FAUCI: Yeah, there is one that I think is an example of why this country is wonderful, and why leadership can make a major, major difference, and that is the development of the PEPFAR program—the President’s Emergency Plan for AIDS Relief—that George W. Bush—you know, if you look at one of the things that I feel most proud of and privileged was when the president tasked me with the task of putting together a program that would be transformational in the developing world and accountable. And that was a program that turned out to be the PEPFAR program, which we initially put $15 billion in, and now we spend over $110 billion. And that program has been responsible for saving 20 (million) to 25 million lives. So the lesson learned is that a president of the United States had a vision of why we have a responsibility to not have people die because of where they happen to be born and live when there are resources and interventions that are lifesaving in other parts of the world. So I think that’s a very important lesson to be learned.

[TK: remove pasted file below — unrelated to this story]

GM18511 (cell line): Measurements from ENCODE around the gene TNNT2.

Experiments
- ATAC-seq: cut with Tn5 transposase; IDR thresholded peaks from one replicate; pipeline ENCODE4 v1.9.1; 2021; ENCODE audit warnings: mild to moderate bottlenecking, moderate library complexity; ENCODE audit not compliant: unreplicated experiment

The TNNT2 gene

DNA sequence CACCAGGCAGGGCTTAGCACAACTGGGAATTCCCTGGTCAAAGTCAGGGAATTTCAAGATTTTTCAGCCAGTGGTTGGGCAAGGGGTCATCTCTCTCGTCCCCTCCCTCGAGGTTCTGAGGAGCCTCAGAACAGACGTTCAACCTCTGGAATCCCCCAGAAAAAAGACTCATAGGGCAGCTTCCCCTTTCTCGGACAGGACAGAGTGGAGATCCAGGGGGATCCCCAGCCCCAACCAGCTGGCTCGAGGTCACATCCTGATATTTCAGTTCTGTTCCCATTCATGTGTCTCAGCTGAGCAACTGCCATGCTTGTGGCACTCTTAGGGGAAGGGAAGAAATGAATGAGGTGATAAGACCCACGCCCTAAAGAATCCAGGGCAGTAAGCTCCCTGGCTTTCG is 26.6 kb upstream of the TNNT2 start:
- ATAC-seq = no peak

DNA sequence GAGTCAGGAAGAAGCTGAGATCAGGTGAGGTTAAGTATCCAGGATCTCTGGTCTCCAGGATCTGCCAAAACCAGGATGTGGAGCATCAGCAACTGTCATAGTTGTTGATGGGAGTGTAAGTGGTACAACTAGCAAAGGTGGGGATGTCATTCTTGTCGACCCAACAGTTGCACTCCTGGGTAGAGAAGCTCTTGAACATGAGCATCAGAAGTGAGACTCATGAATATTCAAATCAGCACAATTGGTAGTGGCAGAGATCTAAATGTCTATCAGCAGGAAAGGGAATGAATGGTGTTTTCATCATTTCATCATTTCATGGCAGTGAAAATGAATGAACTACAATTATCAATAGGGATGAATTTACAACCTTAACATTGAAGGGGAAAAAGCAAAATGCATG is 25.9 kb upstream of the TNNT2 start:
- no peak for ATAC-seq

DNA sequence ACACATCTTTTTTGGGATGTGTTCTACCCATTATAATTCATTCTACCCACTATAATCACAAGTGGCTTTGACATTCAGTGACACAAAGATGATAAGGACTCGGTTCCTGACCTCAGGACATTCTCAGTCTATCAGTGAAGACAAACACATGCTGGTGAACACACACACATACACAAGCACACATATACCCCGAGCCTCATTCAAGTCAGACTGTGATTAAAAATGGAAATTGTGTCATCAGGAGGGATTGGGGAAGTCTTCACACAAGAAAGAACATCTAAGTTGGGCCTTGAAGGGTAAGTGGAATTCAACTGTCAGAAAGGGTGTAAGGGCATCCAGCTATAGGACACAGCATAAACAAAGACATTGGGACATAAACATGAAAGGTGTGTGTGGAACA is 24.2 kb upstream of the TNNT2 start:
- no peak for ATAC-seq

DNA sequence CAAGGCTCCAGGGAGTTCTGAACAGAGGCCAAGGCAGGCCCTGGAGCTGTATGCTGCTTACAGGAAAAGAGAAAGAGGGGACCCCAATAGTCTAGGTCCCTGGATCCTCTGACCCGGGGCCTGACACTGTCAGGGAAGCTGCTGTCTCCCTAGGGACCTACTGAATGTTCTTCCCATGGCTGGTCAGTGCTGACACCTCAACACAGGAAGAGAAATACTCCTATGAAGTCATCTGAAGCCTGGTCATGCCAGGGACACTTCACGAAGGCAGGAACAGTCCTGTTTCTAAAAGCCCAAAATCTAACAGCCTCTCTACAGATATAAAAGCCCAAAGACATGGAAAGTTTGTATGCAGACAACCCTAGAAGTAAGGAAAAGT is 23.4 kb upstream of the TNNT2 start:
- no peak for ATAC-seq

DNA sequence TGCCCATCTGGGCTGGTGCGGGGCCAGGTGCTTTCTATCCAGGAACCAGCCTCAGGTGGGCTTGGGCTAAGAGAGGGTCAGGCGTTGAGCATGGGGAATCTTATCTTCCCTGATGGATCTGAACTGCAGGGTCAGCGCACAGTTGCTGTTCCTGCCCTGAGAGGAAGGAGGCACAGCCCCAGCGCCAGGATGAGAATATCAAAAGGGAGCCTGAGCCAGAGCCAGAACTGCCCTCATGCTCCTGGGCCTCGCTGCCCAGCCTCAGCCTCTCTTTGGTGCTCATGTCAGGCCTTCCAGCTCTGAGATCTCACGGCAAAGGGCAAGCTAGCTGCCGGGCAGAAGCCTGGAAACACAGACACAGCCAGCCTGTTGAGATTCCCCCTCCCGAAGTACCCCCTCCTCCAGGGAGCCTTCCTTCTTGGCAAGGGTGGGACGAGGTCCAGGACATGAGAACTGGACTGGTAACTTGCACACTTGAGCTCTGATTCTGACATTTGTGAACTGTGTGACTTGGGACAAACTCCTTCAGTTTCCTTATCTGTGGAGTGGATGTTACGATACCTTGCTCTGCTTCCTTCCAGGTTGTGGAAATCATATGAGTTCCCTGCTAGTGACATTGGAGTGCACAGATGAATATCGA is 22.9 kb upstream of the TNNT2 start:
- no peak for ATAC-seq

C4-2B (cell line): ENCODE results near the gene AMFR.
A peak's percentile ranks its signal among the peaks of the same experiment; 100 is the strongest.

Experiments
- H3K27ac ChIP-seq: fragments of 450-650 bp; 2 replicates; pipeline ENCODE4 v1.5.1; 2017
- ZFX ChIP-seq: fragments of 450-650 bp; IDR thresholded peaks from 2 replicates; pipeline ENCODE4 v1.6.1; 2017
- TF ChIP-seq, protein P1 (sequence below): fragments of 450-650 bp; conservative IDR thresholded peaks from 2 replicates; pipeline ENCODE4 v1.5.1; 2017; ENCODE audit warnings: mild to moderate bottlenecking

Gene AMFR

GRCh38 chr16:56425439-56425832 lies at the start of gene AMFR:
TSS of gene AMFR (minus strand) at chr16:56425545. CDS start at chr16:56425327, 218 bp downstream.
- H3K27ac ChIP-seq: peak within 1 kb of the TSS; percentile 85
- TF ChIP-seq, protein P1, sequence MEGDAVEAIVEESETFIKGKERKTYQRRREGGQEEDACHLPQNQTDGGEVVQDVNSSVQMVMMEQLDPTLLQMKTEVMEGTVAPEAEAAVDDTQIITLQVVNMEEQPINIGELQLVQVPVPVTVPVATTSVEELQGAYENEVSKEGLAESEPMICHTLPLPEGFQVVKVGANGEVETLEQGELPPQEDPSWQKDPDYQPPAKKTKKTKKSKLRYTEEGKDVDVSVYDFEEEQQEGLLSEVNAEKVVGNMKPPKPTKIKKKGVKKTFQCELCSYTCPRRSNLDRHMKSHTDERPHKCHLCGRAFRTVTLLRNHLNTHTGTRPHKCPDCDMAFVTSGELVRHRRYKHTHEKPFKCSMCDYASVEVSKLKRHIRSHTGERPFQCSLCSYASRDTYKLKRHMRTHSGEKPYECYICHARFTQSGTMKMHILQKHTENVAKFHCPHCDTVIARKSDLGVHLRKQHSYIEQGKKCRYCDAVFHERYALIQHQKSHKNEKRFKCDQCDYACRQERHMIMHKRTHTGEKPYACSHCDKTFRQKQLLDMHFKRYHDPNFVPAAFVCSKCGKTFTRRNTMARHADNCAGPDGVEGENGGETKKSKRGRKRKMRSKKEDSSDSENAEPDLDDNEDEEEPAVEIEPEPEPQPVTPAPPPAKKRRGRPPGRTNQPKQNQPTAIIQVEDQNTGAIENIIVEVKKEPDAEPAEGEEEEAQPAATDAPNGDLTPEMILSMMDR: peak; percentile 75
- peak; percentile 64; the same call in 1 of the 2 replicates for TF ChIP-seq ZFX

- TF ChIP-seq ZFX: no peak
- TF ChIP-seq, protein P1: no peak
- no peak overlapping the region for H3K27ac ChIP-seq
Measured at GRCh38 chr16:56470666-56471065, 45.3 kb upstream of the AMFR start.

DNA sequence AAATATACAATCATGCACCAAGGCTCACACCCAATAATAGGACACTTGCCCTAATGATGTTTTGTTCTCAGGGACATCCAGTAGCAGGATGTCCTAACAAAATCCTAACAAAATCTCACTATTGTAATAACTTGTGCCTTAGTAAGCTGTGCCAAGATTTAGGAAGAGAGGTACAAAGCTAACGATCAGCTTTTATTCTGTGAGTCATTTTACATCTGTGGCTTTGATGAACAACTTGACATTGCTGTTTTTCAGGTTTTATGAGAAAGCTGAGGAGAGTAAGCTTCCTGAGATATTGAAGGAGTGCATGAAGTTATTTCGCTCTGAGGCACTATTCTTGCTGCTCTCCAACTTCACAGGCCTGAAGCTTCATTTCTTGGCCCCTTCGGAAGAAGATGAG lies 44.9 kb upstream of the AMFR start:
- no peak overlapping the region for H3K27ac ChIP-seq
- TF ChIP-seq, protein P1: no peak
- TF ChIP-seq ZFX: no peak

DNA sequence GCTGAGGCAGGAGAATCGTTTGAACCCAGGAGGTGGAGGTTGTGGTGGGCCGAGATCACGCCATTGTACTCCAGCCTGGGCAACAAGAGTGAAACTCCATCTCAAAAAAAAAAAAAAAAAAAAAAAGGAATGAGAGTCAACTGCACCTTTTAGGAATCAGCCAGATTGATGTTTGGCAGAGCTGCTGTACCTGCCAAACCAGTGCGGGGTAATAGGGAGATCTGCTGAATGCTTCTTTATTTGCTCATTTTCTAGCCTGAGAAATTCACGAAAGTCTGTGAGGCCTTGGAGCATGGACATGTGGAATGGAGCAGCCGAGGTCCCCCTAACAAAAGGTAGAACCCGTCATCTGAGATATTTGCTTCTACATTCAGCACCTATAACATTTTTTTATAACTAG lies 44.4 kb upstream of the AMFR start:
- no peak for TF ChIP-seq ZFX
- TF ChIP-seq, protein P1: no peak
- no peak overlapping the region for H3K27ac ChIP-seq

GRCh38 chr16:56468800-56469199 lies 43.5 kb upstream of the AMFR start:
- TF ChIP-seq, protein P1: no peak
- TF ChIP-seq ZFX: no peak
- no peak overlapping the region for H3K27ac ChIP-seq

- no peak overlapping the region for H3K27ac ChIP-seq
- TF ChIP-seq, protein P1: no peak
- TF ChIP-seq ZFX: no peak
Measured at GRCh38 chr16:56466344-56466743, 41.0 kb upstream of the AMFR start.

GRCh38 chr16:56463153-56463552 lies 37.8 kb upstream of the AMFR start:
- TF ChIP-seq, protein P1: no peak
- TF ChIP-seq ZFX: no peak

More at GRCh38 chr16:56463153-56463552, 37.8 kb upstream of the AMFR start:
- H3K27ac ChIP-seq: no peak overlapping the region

HAASS: Amen to that.
(Note: The audience Q&A portion of this event was off the record and not transcribed.)